Defying Moscow, engaging Beijing: The German Democratic Republic’s relations with the People’s Republic of China, 1980-1989
AbstractAs Deng Xiaoping assumed China’s paramount leadership position in 1978, he first and foremost sought to bring China out of a period of economic decline and international isolation defined by the Cultural Revolution. Having already established first contacts with the US and Western European states in the early 1970s, Beijing under Deng swung open its doors further to the rest of the world in order to source foreign investment as well as technology transfers. While most existing literature has been focused on how Deng’s rise was received in the US, Western Europe and Asia, almost no literature exists on how this change was perceived in Eastern Europe. This study aims to address this lacuna by examining how the Soviet Union’s once ‘most-loyal’ client state and its bastion on the front lines of the Cold War, the GDR, increasingly defied a Moscow-imposed anti-China policy to engage China for economic and political gain during the 1980s. Chapter one will begin with a general overview of GDR-China relations before the period of analysis. It will highlight that East Germany first enjoyed amicable relations with China, only to be reined in during the Sino-Soviet Split by Moscow to conform to a general antiChina line. It will argue that as Deng rose to power in Beijing and repeated frictions beset Soviet-GDR relations, East Berlin gradually sought an independent foreign policy towards China in order to take advantage of China’s opening to the world. Chapter Two examines bilateral relations in the early 1980s. It argues that the GDR was at first motivated by potential trade ties with Beijing in order to bolster its sagging economy. Chapter Three reveals that relations continued to develop towards the middle of the decade, despite Moscow’s protestations. Honecker was duly rewarded with a state visit to Beijing in 1986 for his efforts, the first by a Soviet-bloc leader after the onset of the Sino-Soviet Split. Chapters Four and Five show that amidst Gorbachev’s Perestroika and Glasnost the GDR and the PRC increasingly found ideological commonalities in preserving the political statusquo in East Berlin and Beijing. This dogmatic resistance towards political reforms would eventually lead to very different consequences in both countries.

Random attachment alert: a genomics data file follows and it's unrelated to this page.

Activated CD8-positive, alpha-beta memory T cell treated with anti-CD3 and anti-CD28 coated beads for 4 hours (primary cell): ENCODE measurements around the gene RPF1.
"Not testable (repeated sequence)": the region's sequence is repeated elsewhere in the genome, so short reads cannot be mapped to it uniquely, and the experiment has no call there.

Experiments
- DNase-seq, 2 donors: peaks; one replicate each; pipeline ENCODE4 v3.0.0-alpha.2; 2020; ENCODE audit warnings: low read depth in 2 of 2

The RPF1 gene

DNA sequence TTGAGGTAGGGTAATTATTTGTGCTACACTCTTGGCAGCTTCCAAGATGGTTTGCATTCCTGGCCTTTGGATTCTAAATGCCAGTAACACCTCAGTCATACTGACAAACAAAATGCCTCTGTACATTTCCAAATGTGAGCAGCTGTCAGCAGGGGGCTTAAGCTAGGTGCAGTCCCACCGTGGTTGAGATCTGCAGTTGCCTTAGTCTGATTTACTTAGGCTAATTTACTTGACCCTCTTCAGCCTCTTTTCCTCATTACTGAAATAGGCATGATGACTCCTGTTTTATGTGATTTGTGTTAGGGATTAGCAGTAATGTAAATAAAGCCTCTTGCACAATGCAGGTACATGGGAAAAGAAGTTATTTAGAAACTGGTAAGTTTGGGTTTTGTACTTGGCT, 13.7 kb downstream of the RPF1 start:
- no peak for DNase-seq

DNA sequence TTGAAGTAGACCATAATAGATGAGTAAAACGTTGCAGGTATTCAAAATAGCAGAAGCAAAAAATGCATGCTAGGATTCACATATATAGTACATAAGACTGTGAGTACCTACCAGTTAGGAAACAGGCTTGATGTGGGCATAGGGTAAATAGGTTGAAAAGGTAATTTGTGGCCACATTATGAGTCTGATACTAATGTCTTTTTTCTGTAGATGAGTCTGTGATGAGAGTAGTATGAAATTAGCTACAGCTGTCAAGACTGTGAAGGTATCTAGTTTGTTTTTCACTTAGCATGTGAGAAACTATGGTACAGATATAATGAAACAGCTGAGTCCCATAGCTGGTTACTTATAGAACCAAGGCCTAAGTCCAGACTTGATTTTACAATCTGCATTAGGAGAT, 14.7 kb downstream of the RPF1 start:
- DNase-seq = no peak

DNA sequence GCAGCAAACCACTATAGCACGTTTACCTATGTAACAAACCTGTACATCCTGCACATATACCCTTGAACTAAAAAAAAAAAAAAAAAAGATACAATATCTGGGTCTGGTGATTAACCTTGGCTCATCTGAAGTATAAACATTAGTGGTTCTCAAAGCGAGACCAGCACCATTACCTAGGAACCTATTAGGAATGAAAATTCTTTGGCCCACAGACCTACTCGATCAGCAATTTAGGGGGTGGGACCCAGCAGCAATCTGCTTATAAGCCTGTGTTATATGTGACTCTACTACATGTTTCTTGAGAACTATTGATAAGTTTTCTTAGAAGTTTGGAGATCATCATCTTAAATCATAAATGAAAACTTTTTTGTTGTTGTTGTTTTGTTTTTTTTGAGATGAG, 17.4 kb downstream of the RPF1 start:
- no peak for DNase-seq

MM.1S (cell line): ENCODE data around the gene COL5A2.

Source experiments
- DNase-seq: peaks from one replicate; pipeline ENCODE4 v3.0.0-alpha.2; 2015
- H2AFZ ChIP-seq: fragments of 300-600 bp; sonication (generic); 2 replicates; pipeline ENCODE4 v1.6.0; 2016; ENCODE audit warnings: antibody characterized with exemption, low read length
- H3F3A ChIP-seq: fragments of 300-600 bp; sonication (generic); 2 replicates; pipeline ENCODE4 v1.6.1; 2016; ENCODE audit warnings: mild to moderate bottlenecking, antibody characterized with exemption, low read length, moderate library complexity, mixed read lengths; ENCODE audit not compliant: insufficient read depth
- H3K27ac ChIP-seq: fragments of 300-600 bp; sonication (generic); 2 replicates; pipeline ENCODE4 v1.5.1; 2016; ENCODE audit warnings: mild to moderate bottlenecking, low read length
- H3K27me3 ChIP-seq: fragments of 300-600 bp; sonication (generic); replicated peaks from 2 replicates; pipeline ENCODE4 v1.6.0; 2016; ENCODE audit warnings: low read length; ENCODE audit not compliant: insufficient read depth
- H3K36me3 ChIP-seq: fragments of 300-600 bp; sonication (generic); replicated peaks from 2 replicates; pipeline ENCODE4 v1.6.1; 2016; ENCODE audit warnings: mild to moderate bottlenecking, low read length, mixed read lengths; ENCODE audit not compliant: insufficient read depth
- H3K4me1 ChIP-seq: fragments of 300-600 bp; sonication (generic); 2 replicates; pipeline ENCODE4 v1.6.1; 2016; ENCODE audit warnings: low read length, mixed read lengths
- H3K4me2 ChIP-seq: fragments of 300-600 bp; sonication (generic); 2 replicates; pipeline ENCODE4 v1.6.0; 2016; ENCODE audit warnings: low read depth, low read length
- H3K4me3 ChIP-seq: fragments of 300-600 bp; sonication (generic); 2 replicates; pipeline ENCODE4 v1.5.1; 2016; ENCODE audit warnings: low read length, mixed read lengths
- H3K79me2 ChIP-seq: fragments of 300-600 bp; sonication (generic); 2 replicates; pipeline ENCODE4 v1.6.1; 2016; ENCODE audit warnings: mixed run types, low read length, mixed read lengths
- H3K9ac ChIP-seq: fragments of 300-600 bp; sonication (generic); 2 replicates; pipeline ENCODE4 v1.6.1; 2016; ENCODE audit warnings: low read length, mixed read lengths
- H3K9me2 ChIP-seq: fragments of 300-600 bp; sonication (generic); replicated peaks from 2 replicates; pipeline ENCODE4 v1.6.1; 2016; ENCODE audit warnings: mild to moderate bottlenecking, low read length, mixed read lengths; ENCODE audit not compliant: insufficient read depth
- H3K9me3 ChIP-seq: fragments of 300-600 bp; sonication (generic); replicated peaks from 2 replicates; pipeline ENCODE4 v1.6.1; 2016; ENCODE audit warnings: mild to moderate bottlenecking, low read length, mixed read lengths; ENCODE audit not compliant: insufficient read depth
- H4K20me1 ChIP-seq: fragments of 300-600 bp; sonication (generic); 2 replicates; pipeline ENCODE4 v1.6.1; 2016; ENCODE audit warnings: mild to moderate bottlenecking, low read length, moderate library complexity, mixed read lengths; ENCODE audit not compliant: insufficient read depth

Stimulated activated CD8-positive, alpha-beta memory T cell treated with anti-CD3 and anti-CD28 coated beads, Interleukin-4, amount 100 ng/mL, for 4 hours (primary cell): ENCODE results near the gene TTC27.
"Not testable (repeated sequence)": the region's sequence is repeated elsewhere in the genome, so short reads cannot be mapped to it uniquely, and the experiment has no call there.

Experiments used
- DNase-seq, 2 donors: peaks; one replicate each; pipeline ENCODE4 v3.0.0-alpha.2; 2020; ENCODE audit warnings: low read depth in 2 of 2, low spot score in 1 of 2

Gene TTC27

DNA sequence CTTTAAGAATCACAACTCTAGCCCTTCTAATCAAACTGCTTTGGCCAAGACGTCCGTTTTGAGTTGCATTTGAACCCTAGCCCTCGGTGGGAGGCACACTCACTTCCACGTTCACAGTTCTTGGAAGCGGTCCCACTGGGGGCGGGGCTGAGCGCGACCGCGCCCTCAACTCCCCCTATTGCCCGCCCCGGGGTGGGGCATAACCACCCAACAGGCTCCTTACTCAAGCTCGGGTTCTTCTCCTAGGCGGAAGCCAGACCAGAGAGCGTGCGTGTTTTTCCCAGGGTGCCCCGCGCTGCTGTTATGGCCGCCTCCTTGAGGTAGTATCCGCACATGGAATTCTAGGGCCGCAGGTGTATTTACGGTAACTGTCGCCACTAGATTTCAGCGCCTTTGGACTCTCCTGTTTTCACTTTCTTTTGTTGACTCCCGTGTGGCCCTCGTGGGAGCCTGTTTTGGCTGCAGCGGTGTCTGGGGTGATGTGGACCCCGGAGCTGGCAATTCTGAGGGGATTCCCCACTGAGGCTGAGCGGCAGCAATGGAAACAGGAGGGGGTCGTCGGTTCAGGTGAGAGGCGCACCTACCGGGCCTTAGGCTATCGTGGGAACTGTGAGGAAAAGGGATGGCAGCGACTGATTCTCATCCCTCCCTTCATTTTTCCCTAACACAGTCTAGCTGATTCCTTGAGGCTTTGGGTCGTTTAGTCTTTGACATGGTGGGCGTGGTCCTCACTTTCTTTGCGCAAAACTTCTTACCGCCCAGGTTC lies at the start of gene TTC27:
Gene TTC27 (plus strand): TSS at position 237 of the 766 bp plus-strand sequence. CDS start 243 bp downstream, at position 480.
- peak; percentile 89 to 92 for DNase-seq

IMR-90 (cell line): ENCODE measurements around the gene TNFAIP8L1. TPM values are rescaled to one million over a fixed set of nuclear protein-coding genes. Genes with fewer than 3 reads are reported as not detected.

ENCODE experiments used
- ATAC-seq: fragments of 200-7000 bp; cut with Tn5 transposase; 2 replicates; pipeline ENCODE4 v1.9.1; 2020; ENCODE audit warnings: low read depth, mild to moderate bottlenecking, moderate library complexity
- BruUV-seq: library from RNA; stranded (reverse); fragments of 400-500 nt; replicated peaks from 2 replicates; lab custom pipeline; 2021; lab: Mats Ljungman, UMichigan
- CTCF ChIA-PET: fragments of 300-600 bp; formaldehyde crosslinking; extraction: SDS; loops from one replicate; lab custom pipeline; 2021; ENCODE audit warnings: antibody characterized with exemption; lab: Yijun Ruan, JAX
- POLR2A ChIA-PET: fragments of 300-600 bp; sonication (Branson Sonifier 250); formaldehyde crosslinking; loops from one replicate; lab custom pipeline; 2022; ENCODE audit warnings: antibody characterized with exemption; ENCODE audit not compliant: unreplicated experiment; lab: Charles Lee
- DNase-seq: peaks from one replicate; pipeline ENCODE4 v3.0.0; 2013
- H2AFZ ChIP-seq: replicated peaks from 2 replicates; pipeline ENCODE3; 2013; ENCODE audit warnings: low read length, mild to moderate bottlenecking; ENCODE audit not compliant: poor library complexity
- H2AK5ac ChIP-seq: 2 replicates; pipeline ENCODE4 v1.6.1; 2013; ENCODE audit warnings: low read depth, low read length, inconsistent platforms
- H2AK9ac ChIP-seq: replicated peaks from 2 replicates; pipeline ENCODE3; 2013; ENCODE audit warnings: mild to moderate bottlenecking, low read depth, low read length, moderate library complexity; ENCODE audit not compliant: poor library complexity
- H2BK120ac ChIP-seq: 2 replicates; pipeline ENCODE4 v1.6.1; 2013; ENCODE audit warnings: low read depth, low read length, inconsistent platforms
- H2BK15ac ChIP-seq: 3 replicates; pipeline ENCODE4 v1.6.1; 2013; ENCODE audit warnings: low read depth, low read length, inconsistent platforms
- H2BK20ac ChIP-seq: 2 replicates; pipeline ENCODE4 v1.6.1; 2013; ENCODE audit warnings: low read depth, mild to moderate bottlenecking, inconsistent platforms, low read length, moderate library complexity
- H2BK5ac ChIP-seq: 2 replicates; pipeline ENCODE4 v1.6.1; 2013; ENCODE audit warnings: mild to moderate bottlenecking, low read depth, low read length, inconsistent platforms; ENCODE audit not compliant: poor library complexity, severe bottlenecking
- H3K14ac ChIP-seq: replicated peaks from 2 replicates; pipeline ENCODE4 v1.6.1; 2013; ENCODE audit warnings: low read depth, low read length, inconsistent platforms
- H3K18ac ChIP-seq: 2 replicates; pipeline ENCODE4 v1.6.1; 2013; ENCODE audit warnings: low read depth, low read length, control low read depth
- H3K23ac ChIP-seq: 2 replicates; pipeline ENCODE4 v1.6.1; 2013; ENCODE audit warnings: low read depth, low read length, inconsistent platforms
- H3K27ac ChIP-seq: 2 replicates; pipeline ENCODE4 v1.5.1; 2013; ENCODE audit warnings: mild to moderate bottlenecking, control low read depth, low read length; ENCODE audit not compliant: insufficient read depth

Chen, Zhong (2014) Defying Moscow, engaging Beijing: The German Democratic Republic’s relations with the People’s Republic of China, 1980-1989. PhD thesis, The London School of Economics and Political Science (LSE).